• 15. Delegation Aconas, May – June 2010 Checklist Situational Leadership Directing/Telling = they define the roles and tasks of the 'follower', and supervise them closely. Decisions are made by the leader and announced, so communication is largely one-way. Steps: • Make sure you are well prepared. • Communicate the instruction as a clear message (define the goal(s) and the how the goal(s) can be achieved). • Give clarification if necessary (why, how,…) • Recapitulate How: • Clear voice • Talk calmly • Keep eye contact • Take and keep the initiative in the conversation • Keep it brief and to the point Coaching/Selling = they still define roles and tasks, but seek ideas and suggestions from the follower. Decisions remain the leader's prerogative, but communication is much more two-way. Steps: • Bring your message = inform, clarify, give reflections, arguments and motivations • Give space for the employee ‘s reaction = invite him/her to give remarks and suggestions • Look at the future = set-up an action plan How: • Know where you stand, be prepared • Answer the why-question but don’t discuss it • Bring a convincing message • Be clear about non-discussable matters • Know your employee and know how you can motivate him/her 15 | P a g e Clio Bellon Consultant @ Kite Consultants Clio.bellon@telenet.be 0475/74.95.26
  • 16. Delegation Aconas, May – June 2010 • Check if the employee understands what has been said • Keep it firm and cool Supporting/Participating = they pass day-to-day decisions, such as task allocation and processes, to the follower. The leader facilitates and takes part in decisions, but control is with the follower. Steps: • Involve the employee in problem solving • Reflect/Discuss at the same level • Employee talks, leader listens and adjusts How: • Try to make the employee talk • Make time for the analysis of the problem • Help the employee in analyzing the problem and formulating possible solutions • Be aware of the tone of your voice (important for talking at the same level) Delegating = They are still involved in decisions and problem solving, but control is with the follower. The follower decides when and how the leader will be involved. Steps: • Preparation of what you will delegate • Have a delegation conversation • Let the employee do the task • Evaluate the completed task and give feedback How: • Outline the tasks, results, resources, freedom of working method, critical moments and strengths and weaknesses of the employee • Inform the employee and ask for his consent • Talk it over and make clear agreements • Inform third parties • Accept differences • Complaints and mistakes by third parties: protect the employee (“I will discuss it and he/she will get back to you.”) 16 | P a g e Clio Bellon Consultant @ Kite Consultants Clio.bellon@telenet.be 0475/74.95.26
  • 17. Delegation Aconas, May – June 2010 • Positive feedback by third parties: forward it immediately • Follow-up • Solve difficulties • Compliment the employee 17 | P a g e Clio Bellon Consultant @ Kite Consultants Clio.bellon@telenet.be 0475/74.95.26
  • 18. Delegation Aconas, May – June 2010 Checklist Delegation Person – Situation Fit • Choose the right person for the job o the best qualified who and will deliver the best results o the individual who will benefit most from being given the job o delegate to develop skills that can be used later on • Keep the readiness level of the delegate in mind o use delegating leadership when the delegate has high competence | high commitment and is able and confident | willing o use supporting leadership when the delegate has high competence | variable commitment and is able but insecure | unwilling o use coaching leadership when the delegate has some competence | low commitment and is unable and insecure | unwilling o use directing leadership when the delegate has low competence | high commitment and is unable but confident | willing Define clear tasks • Provide enough information o show how the work fits into the overall operation o point out the "win-win" -- what's in it for the delegate o give enough instructions, resources, authority and time to do the job properly o give a clear picture of what you want to accomplish o point the delegate in the right direction o create a list of resources that could be useful o contact colleagues to let them know delegate may need their help • Establish parameters o decide on conditions and terms of completion before delegating o be clear about your requirements and boundaries o don't wait until after delegating to impose controls • Delegate through dialogue o delegate in an environment that is conducive to explaining o minimize interruptions and give the delegate your full attention o encourage suggestions, questions, and comments 18 | P a g e Clio Bellon Consultant @ Kite Consultants Clio.bellon@telenet.be 0475/74.95.26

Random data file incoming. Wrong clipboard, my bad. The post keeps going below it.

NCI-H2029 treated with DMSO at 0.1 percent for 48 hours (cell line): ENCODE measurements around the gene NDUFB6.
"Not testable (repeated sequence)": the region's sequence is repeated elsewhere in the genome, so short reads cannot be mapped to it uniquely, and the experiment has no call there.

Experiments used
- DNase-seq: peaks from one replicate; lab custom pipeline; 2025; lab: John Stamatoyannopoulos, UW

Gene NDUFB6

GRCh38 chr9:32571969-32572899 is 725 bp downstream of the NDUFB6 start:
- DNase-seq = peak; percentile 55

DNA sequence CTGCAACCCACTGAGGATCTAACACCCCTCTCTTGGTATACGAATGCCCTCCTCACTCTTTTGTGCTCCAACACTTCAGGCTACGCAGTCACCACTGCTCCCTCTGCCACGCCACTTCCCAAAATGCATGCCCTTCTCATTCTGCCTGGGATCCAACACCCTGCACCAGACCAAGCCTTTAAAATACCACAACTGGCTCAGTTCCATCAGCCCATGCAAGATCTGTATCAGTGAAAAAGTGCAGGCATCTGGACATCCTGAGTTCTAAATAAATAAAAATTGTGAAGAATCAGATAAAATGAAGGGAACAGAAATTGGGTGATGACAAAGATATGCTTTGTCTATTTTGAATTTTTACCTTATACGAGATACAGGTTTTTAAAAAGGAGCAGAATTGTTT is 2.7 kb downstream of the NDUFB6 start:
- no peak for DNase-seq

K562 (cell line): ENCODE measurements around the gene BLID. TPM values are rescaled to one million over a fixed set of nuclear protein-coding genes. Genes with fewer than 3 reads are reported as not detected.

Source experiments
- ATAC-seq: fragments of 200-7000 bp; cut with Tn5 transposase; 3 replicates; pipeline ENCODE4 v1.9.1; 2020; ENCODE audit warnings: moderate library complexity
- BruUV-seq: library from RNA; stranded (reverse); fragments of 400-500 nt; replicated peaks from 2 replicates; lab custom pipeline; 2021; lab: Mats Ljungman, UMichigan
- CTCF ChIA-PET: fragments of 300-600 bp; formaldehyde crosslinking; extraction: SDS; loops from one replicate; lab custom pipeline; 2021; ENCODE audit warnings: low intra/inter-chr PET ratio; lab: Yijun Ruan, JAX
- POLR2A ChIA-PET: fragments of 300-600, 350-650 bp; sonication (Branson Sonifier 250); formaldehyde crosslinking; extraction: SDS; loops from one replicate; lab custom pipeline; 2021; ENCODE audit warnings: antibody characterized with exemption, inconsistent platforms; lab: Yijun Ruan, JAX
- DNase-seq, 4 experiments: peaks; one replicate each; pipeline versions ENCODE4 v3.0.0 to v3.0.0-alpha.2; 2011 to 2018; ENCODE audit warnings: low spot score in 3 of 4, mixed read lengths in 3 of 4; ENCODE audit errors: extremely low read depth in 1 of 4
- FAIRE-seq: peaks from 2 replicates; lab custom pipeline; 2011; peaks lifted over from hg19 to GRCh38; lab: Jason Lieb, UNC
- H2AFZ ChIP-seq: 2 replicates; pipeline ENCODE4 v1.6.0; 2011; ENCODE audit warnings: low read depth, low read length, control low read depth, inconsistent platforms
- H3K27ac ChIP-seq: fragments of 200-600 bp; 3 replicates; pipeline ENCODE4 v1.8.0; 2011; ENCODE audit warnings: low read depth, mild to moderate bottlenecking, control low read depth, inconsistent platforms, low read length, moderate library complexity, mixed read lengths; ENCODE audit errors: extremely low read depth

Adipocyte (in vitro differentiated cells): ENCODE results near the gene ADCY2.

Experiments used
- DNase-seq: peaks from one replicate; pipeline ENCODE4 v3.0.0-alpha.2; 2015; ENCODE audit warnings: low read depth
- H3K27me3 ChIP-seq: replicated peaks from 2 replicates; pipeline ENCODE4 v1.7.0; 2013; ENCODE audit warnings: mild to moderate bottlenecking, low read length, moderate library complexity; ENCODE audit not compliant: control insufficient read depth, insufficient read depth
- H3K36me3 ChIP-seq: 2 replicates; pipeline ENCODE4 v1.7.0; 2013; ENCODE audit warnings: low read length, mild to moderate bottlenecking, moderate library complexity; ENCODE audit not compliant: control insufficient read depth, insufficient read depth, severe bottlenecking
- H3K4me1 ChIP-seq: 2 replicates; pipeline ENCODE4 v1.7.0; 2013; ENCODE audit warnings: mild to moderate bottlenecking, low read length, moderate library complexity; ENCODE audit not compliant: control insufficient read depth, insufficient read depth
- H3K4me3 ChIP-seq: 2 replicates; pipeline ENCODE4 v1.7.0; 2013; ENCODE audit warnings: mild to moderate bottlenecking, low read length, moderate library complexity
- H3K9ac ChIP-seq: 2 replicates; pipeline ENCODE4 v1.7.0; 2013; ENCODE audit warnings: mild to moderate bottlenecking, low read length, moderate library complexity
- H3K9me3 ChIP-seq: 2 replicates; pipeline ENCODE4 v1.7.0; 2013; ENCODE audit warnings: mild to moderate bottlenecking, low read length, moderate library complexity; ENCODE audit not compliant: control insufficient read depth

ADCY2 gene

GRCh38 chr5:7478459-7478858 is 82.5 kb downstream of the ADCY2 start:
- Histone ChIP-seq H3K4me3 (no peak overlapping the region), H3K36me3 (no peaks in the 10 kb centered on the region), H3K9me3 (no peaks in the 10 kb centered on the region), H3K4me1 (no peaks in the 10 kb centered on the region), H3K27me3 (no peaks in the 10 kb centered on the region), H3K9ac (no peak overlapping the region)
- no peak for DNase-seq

• 19. Delegation Aconas, May – June 2010 Follow up • Give guidance without interfering o let delegates know they doesn't have to their fight battles alone o point out the roadblocks your delegate could encounter o don't offer to do the work for the delegate (supporting instead of rescuing) o help your delegate to come up with his or her own solutions o be on delegate's side when dealing with clients, colleagues, etc. o don't micromanage, being too particular about how the job is done o give delegate the freedom to decide on the process o be aware of the status of the project and keep a delegation log to track the status of delegated items o don't let the work be delegated back to you o listen to problems without assuming responsibility for solving them o keep the focus on the delegate and his / her ideas and solutions • Make the delegate accountable o establish solid deadlines, not open-ended completion dates o be as specific as possible about when the task is due o set sub-deadlines for completing milestones along the way o make the delegate responsible for completion of the project o allow delegate to make crucial decisions o make it clear to others that delegate is in charge o don't take the credit for your delegate's work • Offer feedback o let the delegate report on previously agreed dates o don't focus on what's wrong, but focus on what can be done to improve it o give positive and corrective commentary o don't treat your delegate as a scapegoat if unsuccessful Do Plan the delegation properly. Dialogue with the person concerned. Be specific about the outcomes. Let go, and allow them to complete the job effectively. Don’t Leave people to sink or swim. Interfere or dictate how the job should be done. Delegate to the same people all the time. Take all the credit. 19 | P a g e Clio Bellon Consultant @ Kite Consultants Clio.bellon@telenet.be 0475/74.95.26